Darkes Forest apple farmers are ready to send their cider global on the back of wins in national and international awards.
The family-run Glenbernie Orchard – producers of Darkes Cider Howler – recently won the gold medal in the World Cider Awards in the Medium Sparkling Contemporary Category (for the second time), and bronze in the New World Medium Sweet Cider category.
Orchard owner Jo-Anne Fahey said this is a “big deal” because they were up against 80 other labels (including internationals) in the Australian awards alone.
“It places us really well in the Australian cider market and it means that there’s interest to stock us in more bottle shops and restaurants,” she said.
The orchard has been in the Fahey family for four generations and began producing cider and vinegar in 2013 as a way to use up excess fruit.
Ms Fahey said they’re currently in talks around distribution of the independent label interstate and internationally, and whether to start having their products stocked in larger bottle shop chains.
“We’re really supported in the Illawarra with independent bottle shops, but we’re getting inquiries from further afield now,” she said.
The awards come as Cider Australia launched a world first “trust mark” which will identify craft cider that contains 100 per cent Australian fruit – something the Fahey’s have been campaigning for.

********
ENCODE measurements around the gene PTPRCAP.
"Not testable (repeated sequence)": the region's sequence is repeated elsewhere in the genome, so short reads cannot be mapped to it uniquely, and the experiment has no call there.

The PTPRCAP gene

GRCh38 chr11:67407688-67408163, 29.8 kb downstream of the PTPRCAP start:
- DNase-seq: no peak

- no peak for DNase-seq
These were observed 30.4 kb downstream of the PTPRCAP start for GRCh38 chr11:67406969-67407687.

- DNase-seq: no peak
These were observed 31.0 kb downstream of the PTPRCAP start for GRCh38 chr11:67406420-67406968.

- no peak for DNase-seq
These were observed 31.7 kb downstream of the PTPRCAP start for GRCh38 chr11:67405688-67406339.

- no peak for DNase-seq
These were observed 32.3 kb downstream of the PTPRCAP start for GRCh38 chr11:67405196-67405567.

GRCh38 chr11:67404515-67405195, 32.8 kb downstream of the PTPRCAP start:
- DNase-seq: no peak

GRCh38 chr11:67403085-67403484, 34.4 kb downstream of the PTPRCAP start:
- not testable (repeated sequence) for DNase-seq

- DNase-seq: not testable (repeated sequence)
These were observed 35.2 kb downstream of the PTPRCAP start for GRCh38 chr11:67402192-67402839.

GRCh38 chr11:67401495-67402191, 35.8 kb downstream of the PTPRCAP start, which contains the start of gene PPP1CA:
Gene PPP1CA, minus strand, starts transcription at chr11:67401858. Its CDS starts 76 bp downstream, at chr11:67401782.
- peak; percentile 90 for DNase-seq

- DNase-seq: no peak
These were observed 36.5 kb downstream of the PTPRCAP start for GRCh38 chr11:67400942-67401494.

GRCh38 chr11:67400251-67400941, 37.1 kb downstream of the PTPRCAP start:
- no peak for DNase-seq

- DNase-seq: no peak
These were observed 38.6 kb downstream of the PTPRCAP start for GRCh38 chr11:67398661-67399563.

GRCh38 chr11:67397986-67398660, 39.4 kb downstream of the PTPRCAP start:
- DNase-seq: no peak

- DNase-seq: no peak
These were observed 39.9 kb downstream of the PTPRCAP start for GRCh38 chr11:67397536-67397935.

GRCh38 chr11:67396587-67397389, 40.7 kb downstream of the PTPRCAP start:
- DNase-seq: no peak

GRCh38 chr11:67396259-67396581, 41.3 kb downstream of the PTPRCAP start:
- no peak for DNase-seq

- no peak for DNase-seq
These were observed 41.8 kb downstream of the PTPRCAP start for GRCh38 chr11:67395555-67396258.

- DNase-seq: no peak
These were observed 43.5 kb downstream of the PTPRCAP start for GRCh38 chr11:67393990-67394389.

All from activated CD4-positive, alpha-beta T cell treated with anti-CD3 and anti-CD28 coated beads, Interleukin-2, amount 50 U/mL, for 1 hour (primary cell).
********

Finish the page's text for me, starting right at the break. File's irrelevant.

Current labeling laws make it difficult to identify from where fruit in a cider has been sourced, with less than 15 per cent of Australia’s cider market comprising of craft ciders which are made 100 per cent home-grown fruit.
The aim is to help consumers to make more informed choices as there are no laws stopping fruit wines ethanol and flavouring concoctions being sold as cider. Ms Fahey said it will also boost Australian ciders in an international market.
“There’s no legislation requiring an alcoholic product to state where the base product comes from,” Ms Fahey said.
“No-one else [in the world] has gone down this track so they’re watching us kind of going ‘wow, the Aussies are on the front foot here’.”
Consumers will start to see the trust mark on eligible ciders in retail outlets from November, rolling out more widely over summer.
“Authenticity is very important to our industry,” Cider Australia president and craft cider producer Sam Reid said.
“The trust mark forms part of a broader strategy to elevate the craft cider category, lift competition and grow exports to allow greater investment in innovation.”
Public tours of Glenbernie Orchard – along with apple, peach and nectarine picking – will recommence from mid-November and run through to the end of January.